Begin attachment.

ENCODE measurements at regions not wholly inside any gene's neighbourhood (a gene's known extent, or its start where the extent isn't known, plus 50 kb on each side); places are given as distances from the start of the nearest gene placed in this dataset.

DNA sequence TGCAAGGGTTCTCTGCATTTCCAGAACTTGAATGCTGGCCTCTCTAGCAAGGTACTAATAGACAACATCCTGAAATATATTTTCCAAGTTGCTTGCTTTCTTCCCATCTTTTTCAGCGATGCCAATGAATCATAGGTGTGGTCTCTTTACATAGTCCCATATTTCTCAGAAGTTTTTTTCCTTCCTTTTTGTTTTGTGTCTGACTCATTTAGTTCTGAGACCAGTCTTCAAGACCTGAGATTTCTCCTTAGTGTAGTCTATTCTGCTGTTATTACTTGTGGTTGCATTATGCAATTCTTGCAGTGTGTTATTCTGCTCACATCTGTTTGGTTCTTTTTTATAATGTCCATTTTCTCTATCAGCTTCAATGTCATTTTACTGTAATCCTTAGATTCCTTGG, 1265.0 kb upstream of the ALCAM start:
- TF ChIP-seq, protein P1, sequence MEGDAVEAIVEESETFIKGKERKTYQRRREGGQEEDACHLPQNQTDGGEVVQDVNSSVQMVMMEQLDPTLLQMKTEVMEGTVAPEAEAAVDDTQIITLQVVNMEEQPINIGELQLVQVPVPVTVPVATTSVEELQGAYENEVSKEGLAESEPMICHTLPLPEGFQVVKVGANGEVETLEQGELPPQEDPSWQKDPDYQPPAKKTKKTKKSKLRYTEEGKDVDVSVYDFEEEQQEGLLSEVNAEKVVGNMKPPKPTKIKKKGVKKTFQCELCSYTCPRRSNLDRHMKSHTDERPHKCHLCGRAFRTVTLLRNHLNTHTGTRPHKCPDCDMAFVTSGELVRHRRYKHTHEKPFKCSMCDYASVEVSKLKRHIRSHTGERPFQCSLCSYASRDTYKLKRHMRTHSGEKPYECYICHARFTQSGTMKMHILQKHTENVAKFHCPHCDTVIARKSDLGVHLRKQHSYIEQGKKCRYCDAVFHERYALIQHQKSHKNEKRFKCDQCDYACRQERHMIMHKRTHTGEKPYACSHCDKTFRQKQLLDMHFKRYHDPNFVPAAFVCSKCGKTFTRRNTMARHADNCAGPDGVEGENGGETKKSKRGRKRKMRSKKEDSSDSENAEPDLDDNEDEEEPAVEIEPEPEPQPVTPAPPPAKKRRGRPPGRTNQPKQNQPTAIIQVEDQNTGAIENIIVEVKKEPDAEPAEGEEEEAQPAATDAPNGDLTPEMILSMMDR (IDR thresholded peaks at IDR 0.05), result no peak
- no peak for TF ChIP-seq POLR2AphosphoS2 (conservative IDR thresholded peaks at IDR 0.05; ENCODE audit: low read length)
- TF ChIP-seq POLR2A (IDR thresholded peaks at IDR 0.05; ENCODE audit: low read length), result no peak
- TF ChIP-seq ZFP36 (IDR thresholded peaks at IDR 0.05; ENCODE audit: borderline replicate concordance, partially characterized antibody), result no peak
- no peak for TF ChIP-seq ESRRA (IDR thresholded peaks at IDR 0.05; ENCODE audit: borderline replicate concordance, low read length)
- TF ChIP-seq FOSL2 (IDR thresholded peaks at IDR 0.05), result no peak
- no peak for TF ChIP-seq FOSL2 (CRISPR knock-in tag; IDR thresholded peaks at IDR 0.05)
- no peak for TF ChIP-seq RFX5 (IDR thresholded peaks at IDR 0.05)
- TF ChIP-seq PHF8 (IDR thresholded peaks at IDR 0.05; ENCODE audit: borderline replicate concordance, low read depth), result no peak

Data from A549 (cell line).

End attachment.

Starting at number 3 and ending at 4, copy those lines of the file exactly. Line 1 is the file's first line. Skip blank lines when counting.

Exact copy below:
- TF ChIP-seq, protein P1, sequence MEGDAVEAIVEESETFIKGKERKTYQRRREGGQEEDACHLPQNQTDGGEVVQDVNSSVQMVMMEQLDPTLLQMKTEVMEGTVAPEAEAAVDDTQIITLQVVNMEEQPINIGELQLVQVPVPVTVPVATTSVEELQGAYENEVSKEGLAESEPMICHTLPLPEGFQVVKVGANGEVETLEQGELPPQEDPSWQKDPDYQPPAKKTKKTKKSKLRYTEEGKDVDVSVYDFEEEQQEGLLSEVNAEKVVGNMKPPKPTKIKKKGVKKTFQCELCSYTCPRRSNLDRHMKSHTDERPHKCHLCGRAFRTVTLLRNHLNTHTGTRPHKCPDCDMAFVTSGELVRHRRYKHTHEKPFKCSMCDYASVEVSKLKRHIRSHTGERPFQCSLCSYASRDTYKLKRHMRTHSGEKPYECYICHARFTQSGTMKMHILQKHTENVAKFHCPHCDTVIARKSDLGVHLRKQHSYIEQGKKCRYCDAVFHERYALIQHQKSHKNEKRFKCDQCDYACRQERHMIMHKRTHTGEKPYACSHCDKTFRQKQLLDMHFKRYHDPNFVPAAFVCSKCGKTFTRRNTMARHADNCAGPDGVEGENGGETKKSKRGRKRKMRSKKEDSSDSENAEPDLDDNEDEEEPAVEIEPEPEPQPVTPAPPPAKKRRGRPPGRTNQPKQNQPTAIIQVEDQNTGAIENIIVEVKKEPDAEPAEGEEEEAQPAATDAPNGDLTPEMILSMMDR (IDR thresholded peaks at IDR 0.05), result no peak
- no peak for TF ChIP-seq POLR2AphosphoS2 (conservative IDR thresholded peaks at IDR 0.05; ENCODE audit: low read length)